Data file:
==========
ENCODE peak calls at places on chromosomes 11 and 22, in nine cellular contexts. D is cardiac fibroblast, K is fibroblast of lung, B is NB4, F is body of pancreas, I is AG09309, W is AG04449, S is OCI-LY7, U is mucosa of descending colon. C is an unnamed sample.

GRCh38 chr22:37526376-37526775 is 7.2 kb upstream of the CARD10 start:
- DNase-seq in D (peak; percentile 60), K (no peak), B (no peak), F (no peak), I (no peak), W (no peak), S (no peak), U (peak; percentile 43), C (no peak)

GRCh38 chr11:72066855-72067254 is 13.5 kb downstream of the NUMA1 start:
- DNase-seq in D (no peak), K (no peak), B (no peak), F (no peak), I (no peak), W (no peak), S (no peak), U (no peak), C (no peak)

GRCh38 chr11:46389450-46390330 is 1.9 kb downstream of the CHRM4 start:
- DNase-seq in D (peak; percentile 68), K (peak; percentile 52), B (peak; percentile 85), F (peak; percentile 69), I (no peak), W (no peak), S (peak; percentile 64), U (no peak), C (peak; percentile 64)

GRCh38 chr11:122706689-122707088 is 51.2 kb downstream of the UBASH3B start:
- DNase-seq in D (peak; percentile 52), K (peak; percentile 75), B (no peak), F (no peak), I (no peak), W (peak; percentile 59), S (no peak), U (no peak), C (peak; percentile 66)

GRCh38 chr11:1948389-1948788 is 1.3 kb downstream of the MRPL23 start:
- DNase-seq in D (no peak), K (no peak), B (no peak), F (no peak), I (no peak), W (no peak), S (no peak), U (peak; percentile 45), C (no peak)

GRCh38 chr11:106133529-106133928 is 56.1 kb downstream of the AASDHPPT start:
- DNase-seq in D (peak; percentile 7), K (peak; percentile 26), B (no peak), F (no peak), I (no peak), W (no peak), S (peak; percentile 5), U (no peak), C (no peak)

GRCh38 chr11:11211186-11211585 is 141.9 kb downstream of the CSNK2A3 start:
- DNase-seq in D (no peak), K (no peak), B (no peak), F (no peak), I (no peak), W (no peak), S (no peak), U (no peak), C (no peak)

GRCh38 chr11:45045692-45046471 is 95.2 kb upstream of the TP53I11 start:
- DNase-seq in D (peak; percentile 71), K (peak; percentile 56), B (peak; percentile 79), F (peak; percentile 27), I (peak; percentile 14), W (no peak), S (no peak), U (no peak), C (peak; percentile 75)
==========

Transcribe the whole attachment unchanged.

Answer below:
ENCODE peak calls at places on chromosomes 11 and 22, in nine cellular contexts. D is cardiac fibroblast, K is fibroblast of lung, B is NB4, F is body of pancreas, I is AG09309, W is AG04449, S is OCI-LY7, U is mucosa of descending colon. C is an unnamed sample.

GRCh38 chr22:37526376-37526775 is 7.2 kb upstream of the CARD10 start:
- DNase-seq in D (peak; percentile 60), K (no peak), B (no peak), F (no peak), I (no peak), W (no peak), S (no peak), U (peak; percentile 43), C (no peak)

GRCh38 chr11:72066855-72067254 is 13.5 kb downstream of the NUMA1 start:
- DNase-seq in D (no peak), K (no peak), B (no peak), F (no peak), I (no peak), W (no peak), S (no peak), U (no peak), C (no peak)

GRCh38 chr11:46389450-46390330 is 1.9 kb downstream of the CHRM4 start:
- DNase-seq in D (peak; percentile 68), K (peak; percentile 52), B (peak; percentile 85), F (peak; percentile 69), I (no peak), W (no peak), S (peak; percentile 64), U (no peak), C (peak; percentile 64)

GRCh38 chr11:122706689-122707088 is 51.2 kb downstream of the UBASH3B start:
- DNase-seq in D (peak; percentile 52), K (peak; percentile 75), B (no peak), F (no peak), I (no peak), W (peak; percentile 59), S (no peak), U (no peak), C (peak; percentile 66)

GRCh38 chr11:1948389-1948788 is 1.3 kb downstream of the MRPL23 start:
- DNase-seq in D (no peak), K (no peak), B (no peak), F (no peak), I (no peak), W (no peak), S (no peak), U (peak; percentile 45), C (no peak)

GRCh38 chr11:106133529-106133928 is 56.1 kb downstream of the AASDHPPT start:
- DNase-seq in D (peak; percentile 7), K (peak; percentile 26), B (no peak), F (no peak), I (no peak), W (no peak), S (peak; percentile 5), U (no peak), C (no peak)

GRCh38 chr11:11211186-11211585 is 141.9 kb downstream of the CSNK2A3 start:
- DNase-seq in D (no peak), K (no peak), B (no peak), F (no peak), I (no peak), W (no peak), S (no peak), U (no peak), C (no peak)

GRCh38 chr11:45045692-45046471 is 95.2 kb upstream of the TP53I11 start:
- DNase-seq in D (peak; percentile 71), K (peak; percentile 56), B (peak; percentile 79), F (peak; percentile 27), I (peak; percentile 14), W (no peak), S (no peak), U (no peak), C (peak; percentile 75)